Sparking Creativity

You know the feeling, right? You could be anywhere– enjoying the quiet solitude of the forest, sitting in the local inn listening to a young aspiring lutenist, or preparing your gear before you take on that quest from the farmer with the missing goat…

…and POW! Inspiration hits….but it’s fleeting. A bright, ephemeral spark that flashes before your mind’s eye, full of promise…but hurry! If you don’t write it down quickly, it may be lost in no time!

This has happened to me too many times to count and, far too often, the inspiration that had taunted me flickers away before I can grab my quill. It’s easy to get discouraged, but don’t despair! Here are some easy and fun ways to coax those sparks back into view– or to bring new sparks to life! Experienced Essayists and Spry Young Scribblers alike can benefit from these exercises!

Use Your Senses:


As I mentioned in my previous post, you don’t need to be the most attentive student of literature to write good descriptions. A great way to get your imagination prepped for creation is by simply starting with what you see around you! Use as many of the five senses as you can (sight, hearing, smell, touch, and taste) and describe your environment. Try this in a variety of different settings: a wooded park, a street bench where you can watch people go by, a cafe full of fresh-baked pastries, etc.

Try this at varying times of day as well– the high street wears many different faces over the course of a few hours!

What’s The Story?:


As you’re sitting on that lovely high street bench, there may be some interesting characters passing by. It can be a fun game to imagine where they could be off to, and why. Do they seem to be in a hurry, or are taking their time? Perhaps they’re not who they seem to be, and they’re in the midst of some mysterious intrigue. Perhaps they’re about to embark upon something life-changing…or maybe they’re just talking their dog for a walk. What kind of story could you tell?

Create a Creature:


There are countless tales of fearsome, fantastical, and fanciful creatures out there! The best part is that there are always more to discover…so imagine yourself as a seasoned explorer– a courageous field researcher perhaps– who has just discovered a new creature. What does it look like? How and where does it live? Is it magical? What kind of abilities does it have? What does it eat? Does it have any predators or is it the biggest baddie in the food chain?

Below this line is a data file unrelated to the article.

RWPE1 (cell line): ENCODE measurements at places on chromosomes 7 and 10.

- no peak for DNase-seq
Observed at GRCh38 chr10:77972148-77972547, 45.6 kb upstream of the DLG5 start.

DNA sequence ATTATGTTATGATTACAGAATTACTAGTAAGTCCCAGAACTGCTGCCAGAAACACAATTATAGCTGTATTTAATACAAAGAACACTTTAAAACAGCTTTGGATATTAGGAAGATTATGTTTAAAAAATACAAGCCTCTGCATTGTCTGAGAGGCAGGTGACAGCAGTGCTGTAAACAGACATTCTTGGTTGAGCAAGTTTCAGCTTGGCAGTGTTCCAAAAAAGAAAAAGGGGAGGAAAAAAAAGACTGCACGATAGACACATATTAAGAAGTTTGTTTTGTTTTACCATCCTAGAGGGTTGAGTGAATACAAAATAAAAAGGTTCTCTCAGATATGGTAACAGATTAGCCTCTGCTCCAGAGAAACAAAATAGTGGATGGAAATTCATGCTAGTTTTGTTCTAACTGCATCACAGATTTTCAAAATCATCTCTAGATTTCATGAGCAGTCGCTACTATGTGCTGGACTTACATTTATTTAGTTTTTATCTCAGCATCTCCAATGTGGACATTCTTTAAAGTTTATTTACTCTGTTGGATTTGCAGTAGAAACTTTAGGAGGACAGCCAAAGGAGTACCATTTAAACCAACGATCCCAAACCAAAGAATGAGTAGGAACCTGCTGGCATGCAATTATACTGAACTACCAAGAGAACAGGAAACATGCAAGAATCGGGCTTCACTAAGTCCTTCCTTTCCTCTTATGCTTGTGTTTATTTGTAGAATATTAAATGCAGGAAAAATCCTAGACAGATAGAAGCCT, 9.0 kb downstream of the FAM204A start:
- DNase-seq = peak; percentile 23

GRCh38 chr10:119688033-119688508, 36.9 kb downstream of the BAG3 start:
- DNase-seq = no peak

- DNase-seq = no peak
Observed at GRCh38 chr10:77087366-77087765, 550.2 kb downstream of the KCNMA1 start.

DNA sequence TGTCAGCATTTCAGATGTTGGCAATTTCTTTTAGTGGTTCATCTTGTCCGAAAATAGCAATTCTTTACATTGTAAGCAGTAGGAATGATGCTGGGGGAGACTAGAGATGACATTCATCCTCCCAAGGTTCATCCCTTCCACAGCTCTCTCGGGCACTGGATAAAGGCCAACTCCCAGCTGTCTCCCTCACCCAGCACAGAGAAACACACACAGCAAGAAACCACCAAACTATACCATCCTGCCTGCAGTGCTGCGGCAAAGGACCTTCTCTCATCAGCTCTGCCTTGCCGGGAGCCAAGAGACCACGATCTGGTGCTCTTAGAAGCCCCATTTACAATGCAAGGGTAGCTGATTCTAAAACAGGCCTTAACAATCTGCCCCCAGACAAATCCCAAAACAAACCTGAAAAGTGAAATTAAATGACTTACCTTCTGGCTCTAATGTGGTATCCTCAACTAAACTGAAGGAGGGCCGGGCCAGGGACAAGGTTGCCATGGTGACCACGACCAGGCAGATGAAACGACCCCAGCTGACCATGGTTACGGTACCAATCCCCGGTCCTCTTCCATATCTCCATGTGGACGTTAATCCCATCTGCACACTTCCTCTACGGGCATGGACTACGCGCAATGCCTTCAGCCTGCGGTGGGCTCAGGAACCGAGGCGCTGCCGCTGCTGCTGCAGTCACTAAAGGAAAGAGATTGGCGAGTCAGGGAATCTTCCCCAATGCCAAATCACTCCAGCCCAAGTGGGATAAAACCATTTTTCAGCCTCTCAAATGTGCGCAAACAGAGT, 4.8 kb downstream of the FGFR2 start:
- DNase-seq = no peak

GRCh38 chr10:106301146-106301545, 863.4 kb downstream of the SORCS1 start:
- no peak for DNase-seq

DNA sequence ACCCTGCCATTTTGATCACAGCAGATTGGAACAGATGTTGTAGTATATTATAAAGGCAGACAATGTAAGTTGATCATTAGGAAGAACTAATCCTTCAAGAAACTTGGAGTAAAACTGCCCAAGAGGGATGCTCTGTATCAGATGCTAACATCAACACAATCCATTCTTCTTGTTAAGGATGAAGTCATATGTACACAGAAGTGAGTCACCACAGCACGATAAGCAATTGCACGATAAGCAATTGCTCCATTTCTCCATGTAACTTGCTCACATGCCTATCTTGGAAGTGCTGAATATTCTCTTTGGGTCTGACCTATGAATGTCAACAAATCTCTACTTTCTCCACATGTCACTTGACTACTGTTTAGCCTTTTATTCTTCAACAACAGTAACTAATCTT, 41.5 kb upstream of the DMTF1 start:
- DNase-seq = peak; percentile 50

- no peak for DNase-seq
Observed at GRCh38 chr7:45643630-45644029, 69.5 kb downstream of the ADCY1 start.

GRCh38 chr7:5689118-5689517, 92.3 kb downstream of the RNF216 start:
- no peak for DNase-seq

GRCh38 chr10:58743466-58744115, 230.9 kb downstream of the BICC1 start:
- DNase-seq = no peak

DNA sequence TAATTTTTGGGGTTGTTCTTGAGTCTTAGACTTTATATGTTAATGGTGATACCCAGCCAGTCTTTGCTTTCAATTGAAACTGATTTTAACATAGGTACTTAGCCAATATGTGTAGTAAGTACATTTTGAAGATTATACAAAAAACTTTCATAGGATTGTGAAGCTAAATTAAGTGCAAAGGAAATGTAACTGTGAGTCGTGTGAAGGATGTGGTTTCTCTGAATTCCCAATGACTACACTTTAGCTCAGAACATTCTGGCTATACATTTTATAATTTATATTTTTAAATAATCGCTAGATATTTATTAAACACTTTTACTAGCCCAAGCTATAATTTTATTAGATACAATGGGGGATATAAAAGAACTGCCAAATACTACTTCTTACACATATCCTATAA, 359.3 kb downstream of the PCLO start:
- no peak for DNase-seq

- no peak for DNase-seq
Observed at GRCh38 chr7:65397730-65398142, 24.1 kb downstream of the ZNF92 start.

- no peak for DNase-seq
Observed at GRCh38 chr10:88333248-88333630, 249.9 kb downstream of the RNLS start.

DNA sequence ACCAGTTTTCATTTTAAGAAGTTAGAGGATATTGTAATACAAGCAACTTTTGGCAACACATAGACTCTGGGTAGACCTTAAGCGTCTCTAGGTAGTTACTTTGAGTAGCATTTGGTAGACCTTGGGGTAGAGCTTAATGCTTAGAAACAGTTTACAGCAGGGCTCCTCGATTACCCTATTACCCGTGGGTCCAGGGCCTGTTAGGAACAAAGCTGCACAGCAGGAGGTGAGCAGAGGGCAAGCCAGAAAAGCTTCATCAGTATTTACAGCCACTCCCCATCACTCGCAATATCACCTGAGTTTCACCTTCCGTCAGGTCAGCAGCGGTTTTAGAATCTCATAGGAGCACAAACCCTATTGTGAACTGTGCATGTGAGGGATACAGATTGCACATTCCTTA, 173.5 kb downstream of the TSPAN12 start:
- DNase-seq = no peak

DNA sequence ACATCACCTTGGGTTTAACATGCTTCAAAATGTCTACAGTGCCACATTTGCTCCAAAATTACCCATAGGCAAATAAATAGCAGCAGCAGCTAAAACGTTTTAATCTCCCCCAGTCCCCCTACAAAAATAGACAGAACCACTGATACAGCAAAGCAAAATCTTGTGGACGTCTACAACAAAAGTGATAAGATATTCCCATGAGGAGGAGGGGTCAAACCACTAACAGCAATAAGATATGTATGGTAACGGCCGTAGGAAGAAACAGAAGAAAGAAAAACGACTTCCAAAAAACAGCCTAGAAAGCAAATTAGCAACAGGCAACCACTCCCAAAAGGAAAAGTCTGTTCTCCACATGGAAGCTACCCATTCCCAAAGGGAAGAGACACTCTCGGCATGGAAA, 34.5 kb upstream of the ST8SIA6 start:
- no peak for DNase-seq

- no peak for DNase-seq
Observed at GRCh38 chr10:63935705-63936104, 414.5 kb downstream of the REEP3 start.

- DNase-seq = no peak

If you’re having trouble coming up with a “new” creature, use one of your favorites as inspiration! This exercise is especially fun if you leave some doodles in the margins of the page 🙂

Train of Thought:


This exercise may be a little more advanced, but it is one of my personal favorites! When you feel as though your mind is too cluttered for new, creative thoughts…you can write the clutter away! The way to do it is simple but tricky: you write down exactly what is on your mind, but you don’t use punctuation! You write thoughts as they enter your mind, no matter how silly or jumbled they seem to be. This can take some practice, but it’s a wonderful exercise because you never quite know what will end up on the page! This is also very helpful if you find yourself feeling stressed or sad about something…I find it is easier sometimes to write down how I’m feeling if I have trouble finding the words to talk about it!

When you first try this exercise you may feel self-conscious, but eventually, your inner monologue will become more fluid and free, and you may find it harder to stop than it was to begin!


I hope you enjoy these fun writing activities! It can be hard to spark the idea for a new story or adventure, and writer’s block can hit when you least expect it. Don’t get discouraged if you’re having trouble following a storyline or maintaining your inspiration every time you open your journal. It can be helpful to take breaks here and there so you can return to your writing with a fresh mind…and using these exercises in between can help recharge your creativity!

Follow the sparks and keep scribbling!

Leave a Reply

This site uses Akismet to reduce spam. Learn how your comment data is processed.